Maria Diuk-Wasser at the Yale School of Public Health believes the onset of human-induced global warming is likely to increase the infection rates of mosquito-borne diseases like malaria, dengue fever, Zika and West Nile virus by creating more mosquito-friendly habitats. As tropical diseases cross borders, avoiding mosquito bites is the best way to prevent diseases.
Zika virus hit the world stage when it was linked to birth defects in Brazil, finally prompting the World Health Organization to declare a global health emergency on February 1st, 2016. Zika virus (ZIKV) is commonly transmitted by the bite of an Aedes mosquito. However, it can also be transmitted via blood transfusions, sexual contact and from mother to child if the mother is infected with the virus during pregnancy. To date, there is no evidence of Zika being passed from mother to child via breastfeeding, and Zika-infected mothers are still encouraged to breastfeed their children.
Symptoms of Zika are generally mild and often mistaken for dengue fever. Common signs to look out for include a slight fever, headache, rash, conjunctivitis, as well as joint and muscle pain.
Because there is no vaccine or cure for Zika, preventing mosquito bites is considered the best protection against the virus. Treatment is focused solely on relieving the symptoms i.e. bed rest, drinking fluids to stave off dehydration, and taking pain and fever medications.
West Nile Virus
West Nile virus (WNV) is transmitted to a human by a mosquito that has first bitten an infected bird. Most people who get infected with the virus will have either no symptoms or mild symptoms including: fever, headaches, body aches, tiredness and loss of appetite. A few individuals will have a more severe form of the disease, encephalitis (inflammation of the brain) or meningitis (inflammation of the tissues that cover the brain and spinal cord). Health officials say that individuals over age 50 are at higher risk for serious illness. There is no specific treatment for West Nile virus.
Notable rises of Dengue Fever in parts of Latin America and Australia together with the first documented outbreak in Florida(2010) in 75 years are warning signs that global warming is creating new breeding grounds for diseases long confined to subtropical climates.
Dengue fever is transmitted by the bite of an Aedes mosquito infected with the virus. The mosquito becomes infected when it bites a person with dengue virus in their blood. It can’t be spread directly from one person to another person.
Symptoms are generally mild and often mistaken for those of the flu. Young children and people who have never had dengue before tend to have milder cases than older children and adults. The disease is rarely fatal but occasionally progresses to dengue hemorrhagic fever a more serious illness with abnormal bleeding and very low blood pressure. The symptoms may progress to massive bleeding, shock, and death. This is called dengue shock syndrome (DSS). Like most viruses, there is no specific treatment. Doctors recommend acetaminophen, plenty of fluids and rest for dengue and hospitalization for hemorrhagic fever.
People with weakened immune systems as well as those with a second or subsequent dengue infection are believed to be at greater risk for developing dengue hemorrhagic fever.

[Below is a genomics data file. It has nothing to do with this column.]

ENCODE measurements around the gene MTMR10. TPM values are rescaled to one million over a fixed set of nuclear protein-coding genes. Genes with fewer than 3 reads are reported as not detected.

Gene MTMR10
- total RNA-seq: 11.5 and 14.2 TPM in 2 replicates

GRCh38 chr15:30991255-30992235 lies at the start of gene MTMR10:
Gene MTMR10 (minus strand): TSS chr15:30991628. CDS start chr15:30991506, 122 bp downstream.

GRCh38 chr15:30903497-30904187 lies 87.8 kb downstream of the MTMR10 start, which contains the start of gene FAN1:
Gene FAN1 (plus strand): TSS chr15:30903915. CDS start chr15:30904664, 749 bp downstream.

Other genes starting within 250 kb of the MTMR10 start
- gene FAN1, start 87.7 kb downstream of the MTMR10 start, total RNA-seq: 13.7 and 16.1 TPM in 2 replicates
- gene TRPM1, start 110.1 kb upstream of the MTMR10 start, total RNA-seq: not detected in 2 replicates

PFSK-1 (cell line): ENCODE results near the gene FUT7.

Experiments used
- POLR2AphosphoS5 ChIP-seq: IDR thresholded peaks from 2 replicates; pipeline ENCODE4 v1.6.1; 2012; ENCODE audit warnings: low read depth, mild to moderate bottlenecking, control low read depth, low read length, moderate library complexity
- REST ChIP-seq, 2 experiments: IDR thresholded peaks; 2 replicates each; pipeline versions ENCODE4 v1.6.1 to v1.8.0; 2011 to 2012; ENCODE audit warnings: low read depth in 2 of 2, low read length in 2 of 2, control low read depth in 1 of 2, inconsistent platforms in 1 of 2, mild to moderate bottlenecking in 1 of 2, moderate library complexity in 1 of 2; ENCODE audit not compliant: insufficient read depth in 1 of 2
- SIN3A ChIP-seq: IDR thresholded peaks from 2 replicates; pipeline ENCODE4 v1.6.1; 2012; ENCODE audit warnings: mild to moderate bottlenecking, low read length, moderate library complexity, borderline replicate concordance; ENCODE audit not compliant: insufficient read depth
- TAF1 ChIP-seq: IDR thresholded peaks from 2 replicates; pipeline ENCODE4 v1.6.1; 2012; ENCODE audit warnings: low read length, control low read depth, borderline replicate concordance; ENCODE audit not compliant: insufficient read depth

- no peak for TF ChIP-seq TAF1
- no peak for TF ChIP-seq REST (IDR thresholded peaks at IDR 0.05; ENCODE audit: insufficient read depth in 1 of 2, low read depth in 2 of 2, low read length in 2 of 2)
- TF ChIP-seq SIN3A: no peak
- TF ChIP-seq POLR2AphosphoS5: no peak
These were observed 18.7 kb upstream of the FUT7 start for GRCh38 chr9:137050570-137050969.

Chikungunya fever is a viral illness that is spread by the bites of infected Aedes mosquitoes. The fever typically lasts from five to seven days and frequently causes severe and often incapacitating joint pain which sometimes persists for much longer periods. It is rarely life-threatening. There is no specific treatment for the disease but analgesics and non-steroidal anti-inflammatory medication may be used to reduce the pain and swelling. Aspirin should be avoided.
Once a sporadic problem in Africa and Asia Chikungunya disease has been expanding its range with outbreaks documented in Italy and France. Laura Harrington, a medical entomologist at Cornell University, has warned New York City could be next. That’s because one of the mosquitoes capable of spreading the virus, Aedes albopictus (Asian tiger), is already well established in the New York/New Jersey area. Since January 2014, fifty seven U.S. residents have reportedly brought Chikungunya home after traveling through the Dominican Republic, Haiti, Martinique, St. Martin, and Indonesia.
Malaria is caused by a parasite called Plasmodium, which is transmitted via the bites of infected mosquitoes. In the human body, the parasites multiply in the liver, and then infect red blood cells.
People with malaria often experience fever, chills, and flu-like illness. If not treated, malaria can quickly become life-threatening by disrupting the blood supply to vital organs. Quinine and other anti-malarial drugs including artemisinins are prescribed and work by attacking the parasites in the blood. Derived from an ancient Chinese herbal remedy, artemisinin has long been considered a wonder cure for malaria. Fast-acting, with few side effects, it was almost 100 per cent effective.
About 1,500 cases of malaria are diagnosed in the United States each year. Almost all are in travelers and immigrants returning from parts of the world where malaria transmission occurs, mainly sub-Saharan Africa and South Asia. Antimalarial drugs are available in the United States by prescription only however in many parts of the world, the parasites have developed resistance to a number of malaria medicines. Researchers have identified artemisinin-resistant strains of the malaria parasite in Western Cambodia. Reports of drug resistance in the area first emerged in 2008 and the problem has since spread to other parts of South East Asia.